By  on November 2, 2007

There were inspirational words and a record crowd of 600 guests at the Black Retail Action Group's 36th annual sponsorship and awards dinner-dance at Cipriani on Wall Street last week.

The festive atmosphere, however, didn't overshadow the message that more must be done to recruit and retain people of color so they can rise as retail executives.

The irony, BRAG president Gail Monroe-Perry suggested, is that the black community has enormous buying power, representing $845 billion, which is estimated to rise to $1.1 trillion by 2012. But only 2 percent of U.S. merchandising executives are black.

"We are as important, if not more important, to the retail community as in 1970," when BRAG was founded, Monroe-Perry said. She also decried "a lack of representation on the runways and in advertising."

Among its many activities, BRAG organizes mentorships, seminars and workshops, and works to promote the acceptance and advancement of people of color in retail and related industries. Major retailers, including Wal-Mart Stores, Macy's, Limited Brands, TJX Cos., Sean John, Saks Fifth Avenue, Bloomingdale's and Lord & Taylor are among the companies that support BRAG.

"To reach out to young people, to share your experiences with the kids, that's what really counts," Rep. Charles Rangel (D., N.Y.), chairman of the House Ways and Means Committee, told the crowd. "It's having mentors."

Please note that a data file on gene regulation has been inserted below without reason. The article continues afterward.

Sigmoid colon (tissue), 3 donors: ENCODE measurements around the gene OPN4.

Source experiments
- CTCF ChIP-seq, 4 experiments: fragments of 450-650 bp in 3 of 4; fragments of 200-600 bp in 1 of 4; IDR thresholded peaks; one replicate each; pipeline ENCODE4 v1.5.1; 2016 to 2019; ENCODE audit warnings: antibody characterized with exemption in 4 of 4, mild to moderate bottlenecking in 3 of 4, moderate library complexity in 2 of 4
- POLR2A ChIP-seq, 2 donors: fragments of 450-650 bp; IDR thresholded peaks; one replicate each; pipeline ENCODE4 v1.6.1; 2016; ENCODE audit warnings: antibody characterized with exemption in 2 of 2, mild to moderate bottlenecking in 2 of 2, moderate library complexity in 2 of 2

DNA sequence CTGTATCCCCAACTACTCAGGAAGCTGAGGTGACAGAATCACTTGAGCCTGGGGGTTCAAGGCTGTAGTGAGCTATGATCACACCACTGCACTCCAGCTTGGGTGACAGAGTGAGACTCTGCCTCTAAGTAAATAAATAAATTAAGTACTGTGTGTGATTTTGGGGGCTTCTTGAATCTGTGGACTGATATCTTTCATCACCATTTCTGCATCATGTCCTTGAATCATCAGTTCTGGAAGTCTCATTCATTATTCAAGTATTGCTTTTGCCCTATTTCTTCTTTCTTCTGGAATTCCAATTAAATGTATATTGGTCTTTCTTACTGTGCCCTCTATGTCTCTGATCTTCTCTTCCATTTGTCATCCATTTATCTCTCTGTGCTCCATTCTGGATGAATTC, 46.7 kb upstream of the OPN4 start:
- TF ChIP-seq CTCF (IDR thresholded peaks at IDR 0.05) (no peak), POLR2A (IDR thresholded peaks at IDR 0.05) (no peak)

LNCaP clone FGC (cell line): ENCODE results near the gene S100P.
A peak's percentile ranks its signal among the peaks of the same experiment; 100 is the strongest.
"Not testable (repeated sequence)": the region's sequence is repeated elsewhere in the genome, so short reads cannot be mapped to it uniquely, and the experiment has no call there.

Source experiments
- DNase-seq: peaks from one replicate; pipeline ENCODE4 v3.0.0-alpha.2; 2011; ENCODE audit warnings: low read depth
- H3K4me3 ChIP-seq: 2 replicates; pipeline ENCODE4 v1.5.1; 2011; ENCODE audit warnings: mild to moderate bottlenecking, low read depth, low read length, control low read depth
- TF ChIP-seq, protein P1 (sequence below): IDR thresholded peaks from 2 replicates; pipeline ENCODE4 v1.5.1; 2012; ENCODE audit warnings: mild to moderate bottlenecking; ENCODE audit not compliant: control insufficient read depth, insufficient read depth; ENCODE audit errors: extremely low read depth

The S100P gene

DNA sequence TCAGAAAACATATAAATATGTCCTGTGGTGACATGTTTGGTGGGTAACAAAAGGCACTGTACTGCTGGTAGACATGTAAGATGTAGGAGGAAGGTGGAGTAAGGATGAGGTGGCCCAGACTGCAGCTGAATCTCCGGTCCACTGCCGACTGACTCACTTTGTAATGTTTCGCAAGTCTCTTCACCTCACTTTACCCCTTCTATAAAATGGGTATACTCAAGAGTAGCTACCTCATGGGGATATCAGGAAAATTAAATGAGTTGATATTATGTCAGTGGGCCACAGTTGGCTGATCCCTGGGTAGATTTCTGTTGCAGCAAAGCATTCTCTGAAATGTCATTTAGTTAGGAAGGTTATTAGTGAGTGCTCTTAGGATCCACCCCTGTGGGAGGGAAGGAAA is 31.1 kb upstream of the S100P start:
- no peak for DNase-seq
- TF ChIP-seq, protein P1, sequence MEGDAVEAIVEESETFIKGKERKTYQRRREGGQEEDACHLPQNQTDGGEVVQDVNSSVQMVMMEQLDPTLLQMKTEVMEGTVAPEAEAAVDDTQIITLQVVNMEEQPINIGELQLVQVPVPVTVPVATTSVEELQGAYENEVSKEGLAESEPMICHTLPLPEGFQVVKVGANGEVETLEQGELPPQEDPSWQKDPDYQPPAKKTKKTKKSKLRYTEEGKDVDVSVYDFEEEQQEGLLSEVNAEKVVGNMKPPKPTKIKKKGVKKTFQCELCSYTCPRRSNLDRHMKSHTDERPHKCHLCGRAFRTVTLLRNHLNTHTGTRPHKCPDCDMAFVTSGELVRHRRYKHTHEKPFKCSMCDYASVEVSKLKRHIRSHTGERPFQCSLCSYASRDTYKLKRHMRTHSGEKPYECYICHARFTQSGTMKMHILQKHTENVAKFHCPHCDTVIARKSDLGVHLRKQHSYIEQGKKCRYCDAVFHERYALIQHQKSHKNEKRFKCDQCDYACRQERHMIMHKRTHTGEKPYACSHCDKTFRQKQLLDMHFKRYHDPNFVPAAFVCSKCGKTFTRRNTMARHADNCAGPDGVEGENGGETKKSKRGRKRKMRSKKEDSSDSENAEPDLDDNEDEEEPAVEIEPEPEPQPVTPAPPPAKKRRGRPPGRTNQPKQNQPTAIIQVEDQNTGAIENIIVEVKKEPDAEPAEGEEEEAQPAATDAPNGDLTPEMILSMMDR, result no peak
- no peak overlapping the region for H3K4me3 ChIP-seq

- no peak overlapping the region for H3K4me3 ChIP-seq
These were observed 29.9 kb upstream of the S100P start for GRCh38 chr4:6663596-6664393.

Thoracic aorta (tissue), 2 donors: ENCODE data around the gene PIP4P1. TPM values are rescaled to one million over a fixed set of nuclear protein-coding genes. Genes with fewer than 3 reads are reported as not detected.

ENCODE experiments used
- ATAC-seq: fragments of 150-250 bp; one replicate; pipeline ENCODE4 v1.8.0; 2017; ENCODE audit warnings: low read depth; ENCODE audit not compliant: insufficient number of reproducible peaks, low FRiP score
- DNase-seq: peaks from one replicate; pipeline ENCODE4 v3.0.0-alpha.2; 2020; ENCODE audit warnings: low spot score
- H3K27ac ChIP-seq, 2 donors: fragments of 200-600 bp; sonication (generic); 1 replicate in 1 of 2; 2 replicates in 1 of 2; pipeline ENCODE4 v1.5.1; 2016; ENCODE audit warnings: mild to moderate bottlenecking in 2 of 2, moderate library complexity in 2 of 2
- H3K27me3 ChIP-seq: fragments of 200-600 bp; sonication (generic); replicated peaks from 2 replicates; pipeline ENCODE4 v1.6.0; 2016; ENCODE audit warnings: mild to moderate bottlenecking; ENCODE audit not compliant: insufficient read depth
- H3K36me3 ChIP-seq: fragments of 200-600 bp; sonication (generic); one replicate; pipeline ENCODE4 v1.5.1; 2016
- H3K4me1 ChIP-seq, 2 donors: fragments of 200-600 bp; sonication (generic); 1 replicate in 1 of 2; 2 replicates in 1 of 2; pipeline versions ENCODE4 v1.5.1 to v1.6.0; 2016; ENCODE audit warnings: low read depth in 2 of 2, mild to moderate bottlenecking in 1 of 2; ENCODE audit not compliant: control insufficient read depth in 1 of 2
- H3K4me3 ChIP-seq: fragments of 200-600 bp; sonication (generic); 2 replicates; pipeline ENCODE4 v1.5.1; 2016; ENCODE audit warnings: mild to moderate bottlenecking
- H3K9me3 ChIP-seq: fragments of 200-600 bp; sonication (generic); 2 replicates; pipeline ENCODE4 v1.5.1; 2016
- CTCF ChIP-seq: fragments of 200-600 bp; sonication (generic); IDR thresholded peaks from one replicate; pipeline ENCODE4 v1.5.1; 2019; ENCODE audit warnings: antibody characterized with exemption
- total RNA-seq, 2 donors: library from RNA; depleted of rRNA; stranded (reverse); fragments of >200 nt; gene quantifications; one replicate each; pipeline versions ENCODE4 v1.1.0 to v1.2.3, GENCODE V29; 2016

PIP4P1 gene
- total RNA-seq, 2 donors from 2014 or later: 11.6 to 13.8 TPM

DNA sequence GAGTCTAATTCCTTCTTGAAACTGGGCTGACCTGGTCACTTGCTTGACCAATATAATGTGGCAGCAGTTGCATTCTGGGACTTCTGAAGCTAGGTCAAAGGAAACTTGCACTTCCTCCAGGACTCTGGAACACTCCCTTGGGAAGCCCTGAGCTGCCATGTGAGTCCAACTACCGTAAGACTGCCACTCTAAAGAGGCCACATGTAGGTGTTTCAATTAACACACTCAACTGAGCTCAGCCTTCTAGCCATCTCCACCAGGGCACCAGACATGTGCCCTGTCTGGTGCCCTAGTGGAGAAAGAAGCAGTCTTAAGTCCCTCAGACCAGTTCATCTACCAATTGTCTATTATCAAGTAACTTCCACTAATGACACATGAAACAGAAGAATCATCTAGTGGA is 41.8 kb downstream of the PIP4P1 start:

Rangel said he learned from the street, growing up in a poor neighborhood, and also from his experiences working in hardware shops and drugstores, and selling vacuums. "Selling ideas and being creative, this is what life is all about," he said.

Twenty-six student scholarships were awarded at the dinner. In addition, Lisa Price, founder and managing partner of Carol's Daughter, received the BRAG J.J. Thomas Business Innovators Award.

BRAG Business Achievement Awards went to John Demsey, group president of the Estée Lauder Cos.; Joe Dudley, president and chief executive officer of Dudley Products; Marti Moore, divisional vice president of cosmetics at Lord & Taylor, and Mikki Taylor of Essence Magazine.

Naomi Campbell received the BRAG Special Recognition Award, and Ethan Shapiro, ceo of Urban Brands, accepted the BRAG Corporate Award. He said 97 percent of his employees are people of color and 98 percent are women, adding that his company, which operates the Ashley Stewart and Marianne chains, is the sole U.S. firm targeting only people of color in its marketing programs.

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